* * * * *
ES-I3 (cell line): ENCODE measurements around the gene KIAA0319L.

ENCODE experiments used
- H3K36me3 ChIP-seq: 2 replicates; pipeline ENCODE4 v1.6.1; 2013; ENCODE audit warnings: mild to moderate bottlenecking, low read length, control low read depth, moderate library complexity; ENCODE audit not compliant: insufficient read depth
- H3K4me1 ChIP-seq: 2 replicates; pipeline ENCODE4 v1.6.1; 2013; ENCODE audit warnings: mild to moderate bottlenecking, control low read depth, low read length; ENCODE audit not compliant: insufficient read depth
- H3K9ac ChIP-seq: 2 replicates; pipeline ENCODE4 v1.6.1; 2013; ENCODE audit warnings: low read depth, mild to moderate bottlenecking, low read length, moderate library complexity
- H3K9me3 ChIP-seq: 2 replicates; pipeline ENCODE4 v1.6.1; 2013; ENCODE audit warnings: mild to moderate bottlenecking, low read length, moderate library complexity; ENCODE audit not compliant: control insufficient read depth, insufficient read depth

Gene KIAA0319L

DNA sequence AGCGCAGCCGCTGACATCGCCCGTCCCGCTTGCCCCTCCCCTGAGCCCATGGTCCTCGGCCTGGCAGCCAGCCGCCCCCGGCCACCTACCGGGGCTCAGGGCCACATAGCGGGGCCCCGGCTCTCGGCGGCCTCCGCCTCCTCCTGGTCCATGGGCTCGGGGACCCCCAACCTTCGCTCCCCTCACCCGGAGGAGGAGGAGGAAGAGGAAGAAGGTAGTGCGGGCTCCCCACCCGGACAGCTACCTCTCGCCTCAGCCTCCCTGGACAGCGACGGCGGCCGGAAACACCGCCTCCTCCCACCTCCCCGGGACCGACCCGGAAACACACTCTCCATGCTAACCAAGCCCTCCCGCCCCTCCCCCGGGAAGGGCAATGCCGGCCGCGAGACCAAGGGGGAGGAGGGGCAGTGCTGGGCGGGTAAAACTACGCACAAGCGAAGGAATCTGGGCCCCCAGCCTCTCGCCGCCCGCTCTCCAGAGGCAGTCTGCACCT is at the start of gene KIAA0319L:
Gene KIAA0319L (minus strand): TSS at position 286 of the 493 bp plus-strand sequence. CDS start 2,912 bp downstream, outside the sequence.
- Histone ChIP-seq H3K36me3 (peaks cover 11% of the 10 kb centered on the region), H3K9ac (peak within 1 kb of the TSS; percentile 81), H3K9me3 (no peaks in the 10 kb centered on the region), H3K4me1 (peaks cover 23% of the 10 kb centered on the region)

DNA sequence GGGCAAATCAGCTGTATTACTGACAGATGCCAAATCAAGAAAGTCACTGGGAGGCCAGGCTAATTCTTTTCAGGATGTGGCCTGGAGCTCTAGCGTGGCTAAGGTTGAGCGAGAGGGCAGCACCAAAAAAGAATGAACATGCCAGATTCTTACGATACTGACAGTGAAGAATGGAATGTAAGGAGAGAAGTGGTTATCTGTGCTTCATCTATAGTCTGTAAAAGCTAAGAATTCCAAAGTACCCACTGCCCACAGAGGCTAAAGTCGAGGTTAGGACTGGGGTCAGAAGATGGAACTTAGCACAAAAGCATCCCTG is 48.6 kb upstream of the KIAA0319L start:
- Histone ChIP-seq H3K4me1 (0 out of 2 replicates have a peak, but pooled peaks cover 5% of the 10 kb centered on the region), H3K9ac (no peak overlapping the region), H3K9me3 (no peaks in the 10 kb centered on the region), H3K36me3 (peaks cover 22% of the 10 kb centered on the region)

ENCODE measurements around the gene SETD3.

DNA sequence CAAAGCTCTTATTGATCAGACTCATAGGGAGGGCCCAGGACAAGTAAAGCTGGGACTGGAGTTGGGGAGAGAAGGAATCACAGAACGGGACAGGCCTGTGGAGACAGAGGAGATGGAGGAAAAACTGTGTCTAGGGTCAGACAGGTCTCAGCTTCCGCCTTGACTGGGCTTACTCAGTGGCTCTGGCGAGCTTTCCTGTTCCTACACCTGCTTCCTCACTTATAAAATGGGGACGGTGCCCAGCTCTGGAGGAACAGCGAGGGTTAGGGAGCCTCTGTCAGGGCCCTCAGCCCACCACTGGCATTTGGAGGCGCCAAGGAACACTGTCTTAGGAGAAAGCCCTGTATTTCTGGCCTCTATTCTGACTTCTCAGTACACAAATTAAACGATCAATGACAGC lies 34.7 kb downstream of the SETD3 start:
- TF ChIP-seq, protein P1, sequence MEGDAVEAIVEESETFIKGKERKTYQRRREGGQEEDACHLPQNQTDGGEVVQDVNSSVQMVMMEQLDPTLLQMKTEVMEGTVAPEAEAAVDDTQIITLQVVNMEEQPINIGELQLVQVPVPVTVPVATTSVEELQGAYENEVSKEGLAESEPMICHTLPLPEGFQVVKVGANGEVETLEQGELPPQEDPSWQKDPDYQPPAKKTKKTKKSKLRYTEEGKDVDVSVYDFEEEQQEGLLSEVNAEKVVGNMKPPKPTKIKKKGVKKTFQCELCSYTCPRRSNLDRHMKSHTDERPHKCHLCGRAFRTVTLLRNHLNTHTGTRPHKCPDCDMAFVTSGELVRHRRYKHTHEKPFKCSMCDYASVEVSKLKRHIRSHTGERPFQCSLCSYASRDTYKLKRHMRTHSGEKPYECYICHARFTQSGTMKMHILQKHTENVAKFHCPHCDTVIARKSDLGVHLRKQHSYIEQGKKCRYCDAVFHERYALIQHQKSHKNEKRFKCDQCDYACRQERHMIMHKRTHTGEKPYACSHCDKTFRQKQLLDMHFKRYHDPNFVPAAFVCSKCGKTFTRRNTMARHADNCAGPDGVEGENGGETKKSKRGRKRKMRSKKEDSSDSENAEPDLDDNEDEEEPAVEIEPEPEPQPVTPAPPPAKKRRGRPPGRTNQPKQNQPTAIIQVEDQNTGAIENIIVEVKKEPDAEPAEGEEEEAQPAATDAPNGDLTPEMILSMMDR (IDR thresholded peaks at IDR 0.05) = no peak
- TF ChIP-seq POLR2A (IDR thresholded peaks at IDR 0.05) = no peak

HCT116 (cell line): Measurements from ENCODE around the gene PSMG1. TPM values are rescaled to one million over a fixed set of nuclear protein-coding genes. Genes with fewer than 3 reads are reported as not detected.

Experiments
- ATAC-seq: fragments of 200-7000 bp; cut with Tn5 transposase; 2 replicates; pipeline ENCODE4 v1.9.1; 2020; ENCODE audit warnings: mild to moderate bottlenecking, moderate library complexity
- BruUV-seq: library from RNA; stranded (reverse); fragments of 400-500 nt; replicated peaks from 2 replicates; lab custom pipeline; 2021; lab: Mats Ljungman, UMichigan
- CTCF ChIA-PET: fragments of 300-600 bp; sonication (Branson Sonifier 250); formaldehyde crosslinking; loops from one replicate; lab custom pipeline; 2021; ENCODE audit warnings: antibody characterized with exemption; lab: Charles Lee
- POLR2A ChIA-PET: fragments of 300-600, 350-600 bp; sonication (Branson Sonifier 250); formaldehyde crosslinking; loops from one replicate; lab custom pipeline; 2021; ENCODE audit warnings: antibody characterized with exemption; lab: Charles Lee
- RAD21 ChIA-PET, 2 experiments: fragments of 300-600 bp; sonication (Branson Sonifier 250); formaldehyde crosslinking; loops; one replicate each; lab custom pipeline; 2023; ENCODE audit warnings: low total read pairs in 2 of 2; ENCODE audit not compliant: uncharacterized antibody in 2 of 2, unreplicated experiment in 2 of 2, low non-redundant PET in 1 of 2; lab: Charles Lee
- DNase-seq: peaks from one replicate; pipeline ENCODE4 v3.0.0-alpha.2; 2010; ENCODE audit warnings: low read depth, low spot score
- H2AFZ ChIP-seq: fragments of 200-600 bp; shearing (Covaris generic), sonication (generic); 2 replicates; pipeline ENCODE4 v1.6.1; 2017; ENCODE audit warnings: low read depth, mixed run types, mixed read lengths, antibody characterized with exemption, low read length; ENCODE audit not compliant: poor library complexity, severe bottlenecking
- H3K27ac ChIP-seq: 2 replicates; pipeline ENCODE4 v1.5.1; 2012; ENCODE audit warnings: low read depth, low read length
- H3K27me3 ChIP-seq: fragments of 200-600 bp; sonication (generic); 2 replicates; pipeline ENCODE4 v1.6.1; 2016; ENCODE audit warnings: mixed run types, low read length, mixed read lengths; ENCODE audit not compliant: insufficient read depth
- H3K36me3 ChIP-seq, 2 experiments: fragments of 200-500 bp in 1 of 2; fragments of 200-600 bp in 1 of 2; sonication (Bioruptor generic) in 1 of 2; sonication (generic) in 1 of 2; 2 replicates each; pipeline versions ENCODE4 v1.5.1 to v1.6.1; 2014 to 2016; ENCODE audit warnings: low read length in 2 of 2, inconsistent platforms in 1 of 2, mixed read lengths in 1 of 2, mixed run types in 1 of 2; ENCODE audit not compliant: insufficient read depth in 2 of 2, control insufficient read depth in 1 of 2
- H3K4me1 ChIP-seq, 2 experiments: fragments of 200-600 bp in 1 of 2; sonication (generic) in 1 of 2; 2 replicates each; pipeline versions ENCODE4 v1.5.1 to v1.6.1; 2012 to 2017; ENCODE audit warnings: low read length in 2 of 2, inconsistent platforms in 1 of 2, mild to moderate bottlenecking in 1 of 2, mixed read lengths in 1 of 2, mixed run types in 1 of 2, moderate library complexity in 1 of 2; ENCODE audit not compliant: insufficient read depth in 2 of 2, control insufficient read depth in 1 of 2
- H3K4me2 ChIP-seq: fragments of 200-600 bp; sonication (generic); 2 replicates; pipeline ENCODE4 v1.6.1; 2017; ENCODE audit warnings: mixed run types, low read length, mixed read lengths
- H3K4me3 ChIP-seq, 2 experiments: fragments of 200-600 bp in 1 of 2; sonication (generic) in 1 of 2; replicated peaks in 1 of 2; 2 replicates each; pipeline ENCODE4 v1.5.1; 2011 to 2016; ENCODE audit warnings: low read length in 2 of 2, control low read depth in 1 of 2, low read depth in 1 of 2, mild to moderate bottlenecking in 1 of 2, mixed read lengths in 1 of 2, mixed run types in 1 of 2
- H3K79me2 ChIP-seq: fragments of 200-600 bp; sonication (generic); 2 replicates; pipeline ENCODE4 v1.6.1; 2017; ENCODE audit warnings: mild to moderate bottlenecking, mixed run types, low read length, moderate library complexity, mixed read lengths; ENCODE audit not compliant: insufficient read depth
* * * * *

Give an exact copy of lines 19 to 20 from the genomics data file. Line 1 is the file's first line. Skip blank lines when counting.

- ATAC-seq: fragments of 200-7000 bp; cut with Tn5 transposase; 2 replicates; pipeline ENCODE4 v1.9.1; 2020; ENCODE audit warnings: mild to moderate bottlenecking, moderate library complexity
- BruUV-seq: library from RNA; stranded (reverse); fragments of 400-500 nt; replicated peaks from 2 replicates; lab custom pipeline; 2021; lab: Mats Ljungman, UMichigan